New Policy in the US in 2021: Police reform law soon to take effect
Photo: Reuters

Police reform

As people took to the streets to demand an end to violence against Black people at the hands of law enforcement, communities attempted to address some of the underlying challenges in a number of ways. In Connecticut, law enforcement departments must take steps to better represent the communities they serve - a provision that's part of a broader police accountability bill passed in the state last summer. Units have been tasked with recruiting more diverse candidates to their ranks through mentorship programs, community outreach, and affirmative action policies. Departments will also have to report their efforts each year to the Police Officer Standards and Training Council, a body whose makeup is also set to change.

Additionally, officers in Connecticut who make arrests or regularly interact with the public now have to prominently display their badges and name tags on their uniforms. All officers in the state will have to undergo a behavioral health screening every five years. In Missouri, law enforcement officers will have to undergo an hour of training each year on recognizing implicit bias and de-escalating conflicts, CNN cited.

Generally, several parts of the state’s police reform bill are taking effect Jan. 1, which include:

(1) Requiring departments that serve minority communities

(2) Reporting efforts to recruit diverse officers

(3) Changing the makeup of the Police Officer Standards and Training Council — some say is too heavily made up of small-town chiefs

(4) Requiring officers to wear a badge in a prominent place — with exceptions for undercover operations

(5) Requiring officers to undergo mental health screenings every five years, but not all at once.

New Policy in the US in 2021: Police reform law soon to take effect
Photo: USA Today

Airport security

Your old driver's license might not be enough to get you through airport security next time you fly. A security law that was passed after the 9/11 attacks is finally set to go into effect this October, after being delayed a year due to the coronavirus pandemic. Starting October 1, travelers will need a REAL ID-compliant driver's license, US passport, US military ID, or other acceptable identification to board a commercial aircraft in the US.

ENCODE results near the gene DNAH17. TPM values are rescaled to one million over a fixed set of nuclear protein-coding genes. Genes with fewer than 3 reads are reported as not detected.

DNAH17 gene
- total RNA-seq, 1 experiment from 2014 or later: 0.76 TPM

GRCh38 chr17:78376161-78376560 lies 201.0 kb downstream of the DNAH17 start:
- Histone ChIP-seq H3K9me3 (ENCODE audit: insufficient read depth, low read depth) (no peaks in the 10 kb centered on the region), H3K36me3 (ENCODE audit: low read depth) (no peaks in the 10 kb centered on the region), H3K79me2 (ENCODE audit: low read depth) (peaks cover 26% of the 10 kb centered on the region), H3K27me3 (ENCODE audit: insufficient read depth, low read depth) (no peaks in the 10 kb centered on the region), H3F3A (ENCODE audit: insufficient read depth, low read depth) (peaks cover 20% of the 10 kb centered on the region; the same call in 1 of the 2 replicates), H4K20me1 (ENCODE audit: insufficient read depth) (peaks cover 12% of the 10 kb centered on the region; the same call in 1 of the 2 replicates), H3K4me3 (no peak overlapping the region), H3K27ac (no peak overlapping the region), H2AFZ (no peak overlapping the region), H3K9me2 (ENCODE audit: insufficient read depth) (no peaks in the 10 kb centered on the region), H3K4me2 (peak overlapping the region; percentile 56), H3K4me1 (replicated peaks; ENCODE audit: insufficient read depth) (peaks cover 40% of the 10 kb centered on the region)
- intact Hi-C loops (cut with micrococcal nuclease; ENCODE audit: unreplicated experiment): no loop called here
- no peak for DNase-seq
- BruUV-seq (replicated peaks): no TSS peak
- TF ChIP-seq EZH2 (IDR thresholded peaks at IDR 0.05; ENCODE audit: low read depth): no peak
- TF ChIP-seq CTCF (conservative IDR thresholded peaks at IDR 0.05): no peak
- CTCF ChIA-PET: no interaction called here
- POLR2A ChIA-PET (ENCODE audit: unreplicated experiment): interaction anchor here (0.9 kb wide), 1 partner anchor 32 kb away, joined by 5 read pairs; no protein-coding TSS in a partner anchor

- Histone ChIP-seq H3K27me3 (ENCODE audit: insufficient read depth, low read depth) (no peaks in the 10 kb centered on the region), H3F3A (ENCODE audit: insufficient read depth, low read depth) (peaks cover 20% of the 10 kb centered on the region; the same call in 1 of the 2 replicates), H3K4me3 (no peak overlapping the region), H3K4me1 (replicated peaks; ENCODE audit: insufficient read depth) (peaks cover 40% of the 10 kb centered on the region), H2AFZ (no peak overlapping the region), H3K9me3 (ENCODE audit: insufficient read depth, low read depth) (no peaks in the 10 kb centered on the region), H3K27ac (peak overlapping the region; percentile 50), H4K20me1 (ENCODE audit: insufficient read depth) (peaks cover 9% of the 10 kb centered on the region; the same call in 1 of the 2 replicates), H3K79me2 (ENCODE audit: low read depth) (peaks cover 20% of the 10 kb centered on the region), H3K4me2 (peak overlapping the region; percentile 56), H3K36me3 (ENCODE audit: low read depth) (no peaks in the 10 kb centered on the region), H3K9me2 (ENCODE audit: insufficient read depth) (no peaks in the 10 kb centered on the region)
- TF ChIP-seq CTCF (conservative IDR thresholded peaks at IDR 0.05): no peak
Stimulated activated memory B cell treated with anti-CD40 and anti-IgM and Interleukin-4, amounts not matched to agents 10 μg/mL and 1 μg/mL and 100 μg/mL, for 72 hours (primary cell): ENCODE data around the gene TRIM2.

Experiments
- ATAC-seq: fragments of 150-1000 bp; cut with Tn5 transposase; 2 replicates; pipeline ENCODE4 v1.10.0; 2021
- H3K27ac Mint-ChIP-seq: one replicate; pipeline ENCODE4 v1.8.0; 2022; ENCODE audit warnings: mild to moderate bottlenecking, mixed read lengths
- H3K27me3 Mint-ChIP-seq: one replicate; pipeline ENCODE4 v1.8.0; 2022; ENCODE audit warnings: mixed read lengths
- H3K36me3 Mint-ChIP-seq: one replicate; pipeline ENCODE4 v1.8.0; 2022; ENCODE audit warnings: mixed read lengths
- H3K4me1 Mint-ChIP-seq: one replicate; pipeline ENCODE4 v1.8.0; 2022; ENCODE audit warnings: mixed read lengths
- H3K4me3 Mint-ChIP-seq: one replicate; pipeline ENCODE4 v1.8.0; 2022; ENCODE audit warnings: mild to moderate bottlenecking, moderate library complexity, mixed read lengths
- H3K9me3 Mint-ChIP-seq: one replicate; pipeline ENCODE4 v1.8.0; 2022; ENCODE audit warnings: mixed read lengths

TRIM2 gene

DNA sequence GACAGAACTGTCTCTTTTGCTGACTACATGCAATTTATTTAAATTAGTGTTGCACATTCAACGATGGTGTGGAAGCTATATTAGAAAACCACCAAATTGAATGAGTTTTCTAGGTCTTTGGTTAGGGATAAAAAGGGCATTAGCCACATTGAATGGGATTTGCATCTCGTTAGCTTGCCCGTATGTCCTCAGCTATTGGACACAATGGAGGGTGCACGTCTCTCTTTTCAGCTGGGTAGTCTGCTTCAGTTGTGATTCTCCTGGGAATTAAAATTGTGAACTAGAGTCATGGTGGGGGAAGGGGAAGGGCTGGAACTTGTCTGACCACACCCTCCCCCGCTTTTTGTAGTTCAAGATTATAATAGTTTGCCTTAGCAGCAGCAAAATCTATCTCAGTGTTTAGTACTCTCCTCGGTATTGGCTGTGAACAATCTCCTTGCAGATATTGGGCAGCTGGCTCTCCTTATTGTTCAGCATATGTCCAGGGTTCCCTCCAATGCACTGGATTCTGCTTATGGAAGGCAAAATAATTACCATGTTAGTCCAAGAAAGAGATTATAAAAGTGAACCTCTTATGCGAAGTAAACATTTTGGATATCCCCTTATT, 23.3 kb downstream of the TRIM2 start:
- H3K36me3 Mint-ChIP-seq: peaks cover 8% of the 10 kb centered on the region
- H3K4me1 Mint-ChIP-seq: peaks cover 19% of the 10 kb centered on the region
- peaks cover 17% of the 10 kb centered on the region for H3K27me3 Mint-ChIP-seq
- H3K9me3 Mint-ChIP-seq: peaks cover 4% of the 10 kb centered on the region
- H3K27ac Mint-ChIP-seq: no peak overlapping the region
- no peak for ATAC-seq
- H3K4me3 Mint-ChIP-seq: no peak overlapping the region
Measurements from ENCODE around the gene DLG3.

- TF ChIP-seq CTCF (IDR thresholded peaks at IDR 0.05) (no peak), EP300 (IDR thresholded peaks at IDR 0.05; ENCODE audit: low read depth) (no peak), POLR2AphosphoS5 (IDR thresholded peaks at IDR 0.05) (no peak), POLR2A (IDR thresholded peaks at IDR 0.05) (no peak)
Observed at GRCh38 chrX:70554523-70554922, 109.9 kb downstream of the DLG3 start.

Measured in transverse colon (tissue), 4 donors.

A REAL ID is marked by a star on the top of the card. It was born out of the federal REAL ID Act, which established minimum security standards for the issuing of state licenses and their production. Under that act, federal agencies are prohibited from accepting licenses from states not meeting those minimum standards for certain activities. The Department of Homeland Security extended the deadline for states to comply with REAL ID requirements last year so that leaders could focus their efforts on the coronavirus pandemic.

Police accountability law

While several provisions of the Act Concerning Police Accountability, which was passed the summer, have already gone into effect, more changes are coming. Starting Jan. 1, officers who make arrests or interact with the public on a daily basis must also prominently display their badge and name tag on the outermost layer of their uniform. Every officer must submit to a behavioral health assessment every five years, performed by a board-certified psychiatrist or psychologist experienced in diagnosing and treating traumatic stress disorder, to their unit leader.